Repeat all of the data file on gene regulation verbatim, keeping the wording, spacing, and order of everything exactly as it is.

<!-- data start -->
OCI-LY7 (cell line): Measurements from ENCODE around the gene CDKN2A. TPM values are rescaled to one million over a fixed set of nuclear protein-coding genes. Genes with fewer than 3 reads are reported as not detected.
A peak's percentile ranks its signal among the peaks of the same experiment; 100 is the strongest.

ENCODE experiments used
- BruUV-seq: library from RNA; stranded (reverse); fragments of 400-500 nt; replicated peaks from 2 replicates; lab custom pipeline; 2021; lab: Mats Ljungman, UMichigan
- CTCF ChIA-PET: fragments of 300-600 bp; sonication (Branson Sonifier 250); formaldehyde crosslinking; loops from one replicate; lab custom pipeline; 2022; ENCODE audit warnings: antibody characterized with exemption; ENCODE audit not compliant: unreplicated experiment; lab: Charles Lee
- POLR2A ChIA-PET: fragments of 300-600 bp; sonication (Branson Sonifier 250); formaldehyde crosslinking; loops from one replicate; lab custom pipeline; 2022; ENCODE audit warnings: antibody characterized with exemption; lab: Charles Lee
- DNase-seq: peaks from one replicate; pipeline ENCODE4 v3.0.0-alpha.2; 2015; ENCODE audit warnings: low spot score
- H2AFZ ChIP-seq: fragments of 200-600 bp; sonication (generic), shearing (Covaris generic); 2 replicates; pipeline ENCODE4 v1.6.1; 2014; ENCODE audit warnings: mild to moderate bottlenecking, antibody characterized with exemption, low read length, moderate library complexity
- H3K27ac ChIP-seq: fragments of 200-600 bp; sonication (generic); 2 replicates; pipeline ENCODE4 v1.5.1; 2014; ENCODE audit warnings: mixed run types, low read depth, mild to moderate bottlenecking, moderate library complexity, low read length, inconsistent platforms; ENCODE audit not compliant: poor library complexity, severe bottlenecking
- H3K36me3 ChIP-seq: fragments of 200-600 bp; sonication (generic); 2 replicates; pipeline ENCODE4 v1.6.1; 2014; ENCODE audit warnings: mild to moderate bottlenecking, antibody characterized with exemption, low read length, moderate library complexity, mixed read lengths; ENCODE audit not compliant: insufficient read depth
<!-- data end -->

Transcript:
OCI-LY7 (cell line): Measurements from ENCODE around the gene CDKN2A. TPM values are rescaled to one million over a fixed set of nuclear protein-coding genes. Genes with fewer than 3 reads are reported as not detected.
A peak's percentile ranks its signal among the peaks of the same experiment; 100 is the strongest.

ENCODE experiments used
- BruUV-seq: library from RNA; stranded (reverse); fragments of 400-500 nt; replicated peaks from 2 replicates; lab custom pipeline; 2021; lab: Mats Ljungman, UMichigan
- CTCF ChIA-PET: fragments of 300-600 bp; sonication (Branson Sonifier 250); formaldehyde crosslinking; loops from one replicate; lab custom pipeline; 2022; ENCODE audit warnings: antibody characterized with exemption; ENCODE audit not compliant: unreplicated experiment; lab: Charles Lee
- POLR2A ChIA-PET: fragments of 300-600 bp; sonication (Branson Sonifier 250); formaldehyde crosslinking; loops from one replicate; lab custom pipeline; 2022; ENCODE audit warnings: antibody characterized with exemption; lab: Charles Lee
- DNase-seq: peaks from one replicate; pipeline ENCODE4 v3.0.0-alpha.2; 2015; ENCODE audit warnings: low spot score
- H2AFZ ChIP-seq: fragments of 200-600 bp; sonication (generic), shearing (Covaris generic); 2 replicates; pipeline ENCODE4 v1.6.1; 2014; ENCODE audit warnings: mild to moderate bottlenecking, antibody characterized with exemption, low read length, moderate library complexity
- H3K27ac ChIP-seq: fragments of 200-600 bp; sonication (generic); 2 replicates; pipeline ENCODE4 v1.5.1; 2014; ENCODE audit warnings: mixed run types, low read depth, mild to moderate bottlenecking, moderate library complexity, low read length, inconsistent platforms; ENCODE audit not compliant: poor library complexity, severe bottlenecking
- H3K36me3 ChIP-seq: fragments of 200-600 bp; sonication (generic); 2 replicates; pipeline ENCODE4 v1.6.1; 2014; ENCODE audit warnings: mild to moderate bottlenecking, antibody characterized with exemption, low read length, moderate library complexity, mixed read lengths; ENCODE audit not compliant: insufficient read depth